Christophe Bénard compares: Fujifilm GFX100 II, Sony A7R V, Phase One IQ260

Christophe Bénard compares: Fujifilm GFX100 II, Sony A7R V, Phase One IQ260

Gear Review

So here we are, 2024 has come, and the choice for camera systems is better than ever. Christophe Bénard had the opportunity to test the Fujifilm GFX100 II and its new Tilt-Shift lenses. How does this combo compare to Sony and the Phase One digital back?

source: https://christophebenard.com

Christophe Bénard is an architectural and commercial photographer based in Edmonton, Alberta. His expertise in high-resolution photography, combined with advanced lighting and post-production techniques, results in powerful images. He specializes in both architectural photography and studio shots of watches. He pays great attention to technical details and intricacies. He shares interesting BTS shots and reflections related to photographic equipment on his Instagram. It’s worth checking out my previous post prepared with Bénard – Is This the End of Digital Backs?

source: https://christophebenard.com/BLOG/GFX100-II—A7R-V—Phase-One-XF-Comparison/1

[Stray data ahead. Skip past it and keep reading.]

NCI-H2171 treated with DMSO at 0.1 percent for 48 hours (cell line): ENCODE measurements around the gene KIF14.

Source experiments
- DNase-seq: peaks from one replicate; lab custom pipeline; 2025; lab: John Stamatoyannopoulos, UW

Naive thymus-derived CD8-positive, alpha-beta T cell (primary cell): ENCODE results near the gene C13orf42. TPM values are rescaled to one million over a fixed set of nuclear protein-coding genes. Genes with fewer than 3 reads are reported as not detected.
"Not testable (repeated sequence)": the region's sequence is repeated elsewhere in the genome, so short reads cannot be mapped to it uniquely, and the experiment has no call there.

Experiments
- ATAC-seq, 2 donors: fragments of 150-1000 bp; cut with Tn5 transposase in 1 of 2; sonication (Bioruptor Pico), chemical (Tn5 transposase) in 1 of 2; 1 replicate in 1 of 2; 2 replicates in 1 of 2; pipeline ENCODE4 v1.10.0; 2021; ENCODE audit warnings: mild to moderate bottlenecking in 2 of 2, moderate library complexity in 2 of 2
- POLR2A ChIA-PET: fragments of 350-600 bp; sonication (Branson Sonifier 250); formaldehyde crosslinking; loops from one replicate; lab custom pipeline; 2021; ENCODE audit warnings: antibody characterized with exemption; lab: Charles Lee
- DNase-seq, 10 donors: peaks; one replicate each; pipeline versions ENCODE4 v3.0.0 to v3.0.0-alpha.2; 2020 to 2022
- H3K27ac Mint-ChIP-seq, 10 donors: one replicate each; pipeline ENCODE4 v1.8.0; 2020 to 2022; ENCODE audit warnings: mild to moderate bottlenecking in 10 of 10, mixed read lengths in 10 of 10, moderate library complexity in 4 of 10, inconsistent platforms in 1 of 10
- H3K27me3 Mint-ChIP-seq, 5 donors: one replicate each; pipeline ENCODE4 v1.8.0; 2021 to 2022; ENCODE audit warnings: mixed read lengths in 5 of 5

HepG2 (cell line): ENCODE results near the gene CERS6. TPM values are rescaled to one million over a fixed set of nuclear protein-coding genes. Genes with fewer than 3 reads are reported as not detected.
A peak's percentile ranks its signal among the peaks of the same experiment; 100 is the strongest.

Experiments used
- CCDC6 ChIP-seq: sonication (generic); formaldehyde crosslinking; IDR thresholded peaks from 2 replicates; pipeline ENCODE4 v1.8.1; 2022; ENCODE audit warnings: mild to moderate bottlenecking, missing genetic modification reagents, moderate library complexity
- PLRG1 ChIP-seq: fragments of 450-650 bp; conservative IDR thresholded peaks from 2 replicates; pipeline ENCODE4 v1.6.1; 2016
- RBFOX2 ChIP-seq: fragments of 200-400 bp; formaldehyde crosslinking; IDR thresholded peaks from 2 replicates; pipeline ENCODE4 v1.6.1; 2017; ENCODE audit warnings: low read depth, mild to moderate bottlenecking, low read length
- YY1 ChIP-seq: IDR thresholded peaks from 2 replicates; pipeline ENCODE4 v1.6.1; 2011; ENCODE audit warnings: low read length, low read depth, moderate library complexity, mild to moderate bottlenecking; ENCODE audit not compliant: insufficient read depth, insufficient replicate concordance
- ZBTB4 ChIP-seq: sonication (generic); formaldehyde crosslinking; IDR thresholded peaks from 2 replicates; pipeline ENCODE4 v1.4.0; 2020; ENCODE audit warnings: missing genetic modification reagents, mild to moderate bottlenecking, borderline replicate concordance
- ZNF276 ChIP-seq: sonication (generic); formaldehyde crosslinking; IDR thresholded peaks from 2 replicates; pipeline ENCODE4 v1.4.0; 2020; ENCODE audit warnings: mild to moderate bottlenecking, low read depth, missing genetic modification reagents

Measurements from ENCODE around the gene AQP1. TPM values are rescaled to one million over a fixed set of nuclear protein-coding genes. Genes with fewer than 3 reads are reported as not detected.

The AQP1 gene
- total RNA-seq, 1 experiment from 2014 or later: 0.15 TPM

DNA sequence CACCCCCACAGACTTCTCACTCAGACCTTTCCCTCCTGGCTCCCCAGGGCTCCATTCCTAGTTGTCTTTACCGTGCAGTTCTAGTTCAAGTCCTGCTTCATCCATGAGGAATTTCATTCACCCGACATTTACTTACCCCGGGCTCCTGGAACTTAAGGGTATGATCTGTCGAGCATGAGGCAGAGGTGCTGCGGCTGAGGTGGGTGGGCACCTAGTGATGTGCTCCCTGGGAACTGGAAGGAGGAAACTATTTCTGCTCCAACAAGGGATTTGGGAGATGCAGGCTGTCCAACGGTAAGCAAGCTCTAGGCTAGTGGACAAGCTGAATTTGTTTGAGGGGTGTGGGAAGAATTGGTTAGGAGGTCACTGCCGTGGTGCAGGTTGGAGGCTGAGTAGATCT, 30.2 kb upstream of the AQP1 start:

The following cameras were used: Sony A7R V 61MP BSI-CMOS sensor 36×24 – Pixel pitch: 3.76 micron – Base ISO 100 GFX100 II 102MP BSI-CMOS sensor 44×33 – Pixel pitch: 3.76 micron – Base ISO 80 Phase One XF IQ260 60MP CCD sensor 54×40 – Pixel pitch: 6.0 micron – Base ISO 50 Once again, the Phase One was used for reference for sharpness only. It would be absurd to compare the performance of a newer BSI-CMOS vs a CCD sensor in terms of dynamic range, colors and low light performance. A better comparison would have been the IQ4150 with its BSI-CMOS sensor, but I didn’t have access to one during testing. The following lenses were used: Canon TS-E 24mm f/3.5L II (35mm format) Fujifilm GF 30mm f/5.6 T/S (field of view on 44×33 sensor equivalent to 24mm in 35mm format) Schneider Kreuznach 35mm LS f/3.5 (field of view on 54×40 sensor equivalent to 22mm in 35mm format)

https://christophebenard.com

In his article, Christophe analyzes the following issues:

  • Tethering speed and file size,
  • Camera body and lens construction,
  • ISO,
  • Sharpness,
  • Shift (rise),
  • Dynamic range,
  • Color,
  • Investment
source: https://christophebenard.com

The text is accompanied by the opportunity to download RAW files, allowing us to assess how individual lenses and cameras perform.

It’s crucial to remember that the digital back used for comparison is a rather old model, significantly different from the latest Phase One products with a 150 MPx sensor.

A very interesting and practical comparison of the capabilities of these cameras. Of course, it’s always worth considering the question – will my clients notice these differences?

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